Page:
[sclug] Tesco Linux PC (with content, without bickering!)

David Given dg at cowlark.com
Sat Mar 15 20:51:07 UTC 2008

Hash: SHA1

So it arrived, I've unpacked it, set it up, and am now writing this on
it. I took some pictures, but they all ended up out of focus. Bah.

Overall impression: it's rather decent generic PC box.

Immediate first impressions: this was *not* what I ordered. The machine
advertised on the website was a 2.66GHz machine with 256MB of RAM. This
is actually a 3.2GHz machine with 512MB of RAM. I don't know whether
this is simply because they ran out of the 2.66GHz version and had to
ship me something, or just an ordering error, but either way I'm not
complaining. That's the plus side. The minus side is that the case has a
'warranty void if broken' sticker to stop you opening it.

The package contains the system box; a *really* cheap-and-nasty eSys
branded membrane keyboard with is so horrible that even *I* am
embarrassed by it, and I'm using it; an eSys-branded optical mouse; a
couple of cheapo powered speakers that I haven't bothered to unpack yet;
a bundle of CDs and a poster that when unfolded turns out to be the
motherboard installation instructions in 12 languages. The CD set
contains an Ubuntu 6.06 offical CD, Nero OEM for Windows, motherboard
and graphics drivers for Windows, and two different copies of PowerDVD
for Windows. Spot the theme.

The box itself is an unoffensive mini tower with the usual selection of
ports. No floppy drive. It is, unfortunately, rather loud, although I am
comparing it with my old setup, which was an eee plugged in to a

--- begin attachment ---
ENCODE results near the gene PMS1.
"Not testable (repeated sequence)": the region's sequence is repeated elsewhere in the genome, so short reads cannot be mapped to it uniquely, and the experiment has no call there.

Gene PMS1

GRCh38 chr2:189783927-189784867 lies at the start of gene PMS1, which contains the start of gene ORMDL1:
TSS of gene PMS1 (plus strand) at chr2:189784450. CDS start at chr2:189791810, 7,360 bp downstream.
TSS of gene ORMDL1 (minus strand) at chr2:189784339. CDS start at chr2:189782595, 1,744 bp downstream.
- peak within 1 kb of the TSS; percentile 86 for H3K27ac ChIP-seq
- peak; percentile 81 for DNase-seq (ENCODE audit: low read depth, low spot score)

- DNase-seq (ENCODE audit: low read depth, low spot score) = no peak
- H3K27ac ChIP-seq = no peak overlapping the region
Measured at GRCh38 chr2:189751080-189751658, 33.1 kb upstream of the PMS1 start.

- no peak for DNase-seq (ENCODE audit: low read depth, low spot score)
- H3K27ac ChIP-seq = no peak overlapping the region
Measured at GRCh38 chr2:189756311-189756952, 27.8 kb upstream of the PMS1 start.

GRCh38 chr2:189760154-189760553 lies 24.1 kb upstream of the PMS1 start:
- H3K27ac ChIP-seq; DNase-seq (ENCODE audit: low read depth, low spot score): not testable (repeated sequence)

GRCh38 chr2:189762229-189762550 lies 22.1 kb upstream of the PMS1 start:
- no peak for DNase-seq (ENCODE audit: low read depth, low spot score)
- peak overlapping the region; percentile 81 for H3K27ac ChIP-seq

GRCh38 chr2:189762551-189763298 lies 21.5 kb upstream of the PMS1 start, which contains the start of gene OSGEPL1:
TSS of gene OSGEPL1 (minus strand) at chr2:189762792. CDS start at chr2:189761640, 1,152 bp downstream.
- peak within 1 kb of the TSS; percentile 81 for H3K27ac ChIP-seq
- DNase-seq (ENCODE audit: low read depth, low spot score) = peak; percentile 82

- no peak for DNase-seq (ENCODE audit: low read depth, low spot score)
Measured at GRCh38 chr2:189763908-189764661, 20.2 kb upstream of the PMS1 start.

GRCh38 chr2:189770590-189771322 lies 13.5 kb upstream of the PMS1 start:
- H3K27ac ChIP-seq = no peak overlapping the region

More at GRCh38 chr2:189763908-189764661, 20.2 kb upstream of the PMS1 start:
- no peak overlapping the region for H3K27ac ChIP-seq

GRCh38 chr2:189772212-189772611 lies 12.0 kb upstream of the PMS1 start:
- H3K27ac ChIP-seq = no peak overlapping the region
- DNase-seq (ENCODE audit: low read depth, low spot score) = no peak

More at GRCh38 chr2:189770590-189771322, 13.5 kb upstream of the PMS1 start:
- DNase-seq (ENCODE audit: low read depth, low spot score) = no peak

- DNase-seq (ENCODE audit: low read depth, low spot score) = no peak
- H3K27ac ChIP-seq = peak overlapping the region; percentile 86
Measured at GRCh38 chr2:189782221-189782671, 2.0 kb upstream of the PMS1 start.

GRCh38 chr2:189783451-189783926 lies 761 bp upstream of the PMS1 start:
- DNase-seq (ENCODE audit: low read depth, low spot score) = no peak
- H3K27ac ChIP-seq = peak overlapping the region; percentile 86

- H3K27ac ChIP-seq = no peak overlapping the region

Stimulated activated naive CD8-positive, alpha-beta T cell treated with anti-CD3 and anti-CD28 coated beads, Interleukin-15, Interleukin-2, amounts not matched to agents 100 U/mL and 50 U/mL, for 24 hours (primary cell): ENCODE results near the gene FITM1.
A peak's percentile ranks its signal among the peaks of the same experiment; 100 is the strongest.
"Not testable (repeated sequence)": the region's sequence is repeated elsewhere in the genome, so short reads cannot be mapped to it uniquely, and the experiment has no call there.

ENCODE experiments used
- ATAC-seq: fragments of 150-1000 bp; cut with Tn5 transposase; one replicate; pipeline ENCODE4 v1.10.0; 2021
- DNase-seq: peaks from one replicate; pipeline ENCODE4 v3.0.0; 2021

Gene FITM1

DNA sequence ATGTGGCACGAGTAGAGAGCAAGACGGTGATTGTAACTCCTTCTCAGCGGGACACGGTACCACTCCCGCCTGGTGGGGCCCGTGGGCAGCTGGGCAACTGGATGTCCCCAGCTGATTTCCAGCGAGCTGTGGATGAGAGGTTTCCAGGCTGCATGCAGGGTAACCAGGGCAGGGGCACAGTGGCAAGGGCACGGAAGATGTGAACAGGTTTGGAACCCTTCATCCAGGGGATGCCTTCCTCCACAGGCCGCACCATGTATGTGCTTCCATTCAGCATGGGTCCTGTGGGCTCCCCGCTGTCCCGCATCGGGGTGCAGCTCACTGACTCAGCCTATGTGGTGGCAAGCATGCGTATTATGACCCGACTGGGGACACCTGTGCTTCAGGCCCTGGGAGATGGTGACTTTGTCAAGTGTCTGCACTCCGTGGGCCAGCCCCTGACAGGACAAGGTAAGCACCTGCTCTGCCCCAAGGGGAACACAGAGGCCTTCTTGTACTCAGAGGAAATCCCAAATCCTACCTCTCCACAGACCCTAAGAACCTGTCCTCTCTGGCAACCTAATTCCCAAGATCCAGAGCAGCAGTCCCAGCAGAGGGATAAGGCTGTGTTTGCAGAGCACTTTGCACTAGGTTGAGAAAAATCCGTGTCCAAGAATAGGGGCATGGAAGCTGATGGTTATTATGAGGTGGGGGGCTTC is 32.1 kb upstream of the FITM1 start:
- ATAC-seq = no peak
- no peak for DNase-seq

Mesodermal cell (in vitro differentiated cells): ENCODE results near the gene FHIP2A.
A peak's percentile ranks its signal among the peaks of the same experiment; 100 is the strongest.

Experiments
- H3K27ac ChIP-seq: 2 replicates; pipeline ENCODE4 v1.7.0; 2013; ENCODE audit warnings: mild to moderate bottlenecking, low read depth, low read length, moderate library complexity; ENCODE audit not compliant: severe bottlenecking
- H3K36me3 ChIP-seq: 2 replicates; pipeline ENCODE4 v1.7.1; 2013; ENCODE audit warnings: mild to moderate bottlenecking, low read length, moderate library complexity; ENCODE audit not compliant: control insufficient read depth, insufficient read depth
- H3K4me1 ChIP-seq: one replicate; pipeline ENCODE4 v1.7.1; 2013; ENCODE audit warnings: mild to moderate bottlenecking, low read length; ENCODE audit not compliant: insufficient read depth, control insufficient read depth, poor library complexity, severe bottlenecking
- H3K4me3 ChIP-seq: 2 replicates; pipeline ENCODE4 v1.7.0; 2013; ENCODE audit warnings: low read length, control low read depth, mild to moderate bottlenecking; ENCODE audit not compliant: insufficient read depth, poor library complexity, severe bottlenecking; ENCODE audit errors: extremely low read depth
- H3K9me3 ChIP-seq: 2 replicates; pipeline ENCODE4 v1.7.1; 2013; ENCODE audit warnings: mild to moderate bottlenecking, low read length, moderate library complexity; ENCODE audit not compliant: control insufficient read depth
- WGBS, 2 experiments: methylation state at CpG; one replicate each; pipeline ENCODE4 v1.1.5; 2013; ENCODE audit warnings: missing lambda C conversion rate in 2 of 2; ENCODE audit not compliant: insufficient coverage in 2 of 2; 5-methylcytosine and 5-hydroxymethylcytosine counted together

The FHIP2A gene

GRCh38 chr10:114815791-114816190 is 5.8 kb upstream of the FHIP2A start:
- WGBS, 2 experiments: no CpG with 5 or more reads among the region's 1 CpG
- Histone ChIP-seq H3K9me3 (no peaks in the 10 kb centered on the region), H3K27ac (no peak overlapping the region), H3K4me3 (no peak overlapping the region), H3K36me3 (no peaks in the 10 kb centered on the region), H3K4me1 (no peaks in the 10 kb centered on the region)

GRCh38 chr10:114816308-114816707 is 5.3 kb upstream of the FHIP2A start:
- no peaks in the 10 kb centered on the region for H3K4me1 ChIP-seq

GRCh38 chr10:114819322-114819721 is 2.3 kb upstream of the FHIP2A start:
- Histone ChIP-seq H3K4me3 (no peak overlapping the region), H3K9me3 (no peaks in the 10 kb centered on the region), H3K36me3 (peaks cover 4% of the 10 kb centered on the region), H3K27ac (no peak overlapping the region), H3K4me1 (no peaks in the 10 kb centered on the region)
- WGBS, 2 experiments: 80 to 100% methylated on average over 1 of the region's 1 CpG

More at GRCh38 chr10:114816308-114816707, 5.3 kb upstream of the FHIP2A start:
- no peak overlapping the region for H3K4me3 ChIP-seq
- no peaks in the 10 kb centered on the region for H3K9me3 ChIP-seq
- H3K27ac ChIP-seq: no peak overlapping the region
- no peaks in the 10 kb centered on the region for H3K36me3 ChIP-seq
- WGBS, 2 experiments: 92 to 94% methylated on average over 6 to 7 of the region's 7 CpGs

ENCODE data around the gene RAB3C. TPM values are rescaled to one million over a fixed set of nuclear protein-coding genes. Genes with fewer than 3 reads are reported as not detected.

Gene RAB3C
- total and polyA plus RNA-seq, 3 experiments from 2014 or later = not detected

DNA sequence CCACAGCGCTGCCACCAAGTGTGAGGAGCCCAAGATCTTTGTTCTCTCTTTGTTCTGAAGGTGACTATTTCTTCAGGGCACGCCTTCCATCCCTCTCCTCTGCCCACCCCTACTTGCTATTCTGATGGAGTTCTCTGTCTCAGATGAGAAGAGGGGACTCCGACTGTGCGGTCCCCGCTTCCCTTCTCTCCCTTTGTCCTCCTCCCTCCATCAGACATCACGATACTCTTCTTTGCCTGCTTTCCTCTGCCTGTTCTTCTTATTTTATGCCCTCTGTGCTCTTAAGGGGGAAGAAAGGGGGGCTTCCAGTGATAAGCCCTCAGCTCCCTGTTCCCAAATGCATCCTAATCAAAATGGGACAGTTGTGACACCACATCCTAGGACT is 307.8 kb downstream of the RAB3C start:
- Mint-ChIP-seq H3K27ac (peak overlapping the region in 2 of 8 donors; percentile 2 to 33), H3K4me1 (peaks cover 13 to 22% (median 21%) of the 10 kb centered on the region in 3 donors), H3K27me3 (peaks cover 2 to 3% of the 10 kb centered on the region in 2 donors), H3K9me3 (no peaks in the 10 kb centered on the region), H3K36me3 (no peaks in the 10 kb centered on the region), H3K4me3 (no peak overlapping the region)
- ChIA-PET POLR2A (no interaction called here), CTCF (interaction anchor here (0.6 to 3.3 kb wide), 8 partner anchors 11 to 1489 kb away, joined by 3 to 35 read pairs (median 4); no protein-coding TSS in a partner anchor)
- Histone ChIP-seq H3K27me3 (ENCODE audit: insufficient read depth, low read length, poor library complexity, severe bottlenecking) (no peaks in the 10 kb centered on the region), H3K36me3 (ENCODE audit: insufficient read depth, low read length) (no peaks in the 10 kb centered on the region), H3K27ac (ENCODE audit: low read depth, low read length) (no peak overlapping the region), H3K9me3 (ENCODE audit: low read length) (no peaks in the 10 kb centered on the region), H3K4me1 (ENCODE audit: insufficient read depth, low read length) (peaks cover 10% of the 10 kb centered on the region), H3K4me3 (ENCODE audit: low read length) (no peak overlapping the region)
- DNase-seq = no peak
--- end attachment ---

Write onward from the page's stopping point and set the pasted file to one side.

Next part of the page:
monitor, keyboard and USB drive --- totally silent. Opening up the box
reveals a generic ATX motherboard with:

- - 4xSATA (one connected to a Hitachi Deskstar 7K160 80GB 7200rpm hard
- - 1xIDE (connected to a Samsung SH-D162D DVD-ROM, not a burner)
- - 2xPCI (empty)
- - 1xPCIe1 (empty)
- - 1xPCIe16 (empty)
- - 2xDIMM (one occupied with a Hynix 512MB PX2-5300 DIMM. Who are Hynix?)

There are some unconnected sockets, for things like more USB ports
(there are six external ports) and SPDIF; and there are some unpopulated
headers for things like IrDA --- don't know whether the circuitry is
there but you'll need a soldering iron to use them.

[Aside: the SH-D162D's main claim to fame is there's an alternative
firmware image available for it that will let it read, and copy, XBox
360 game disks. Hmm...]

The motherboard itself is made by BCS, a company so generic that they
don't seem to actually have any documentation on specific models on
their web site. It *seems* to support a 1066MHz FSB. The whole thing is
based around an Intel 82801G/945 integrated chipset. The 945 appears to
be an integrated 3D chipset and memory controller; the 82801G is generic
I/O, including SATA, PATA, USB, USB2, and the usual collection of other
stuff. ICH7 audio. There's also a Realtek gigabit ethernet controller
(with port on the back) that's not part of the integrated chipset.

Build quality is pretty decent, certainly far above the bad old days of
the early box shifters: no sharp edges inside, and there are a few
careful touches like loose knots in the various internal cables to take
up the slack.

On the hard disk is a preinstalled Ubuntu 6.06. It's... completely
unmodified; it looks like they just did a system load and left it,
without even bothering to brand it. I played with it a bit --- it worked
- --- and then nuked it in favour of Windows XP (yes, I am a Linux user,
but I keep my Linux setup on an external hard drive).

Once I'd installed Windows and set up all the drivers --- ICH7 audio is
a pain in the arse to set up --- I installed some games. _Sam And Max:
Chariots of the Dogs_ ran fine at 1280x720, but was subject to audio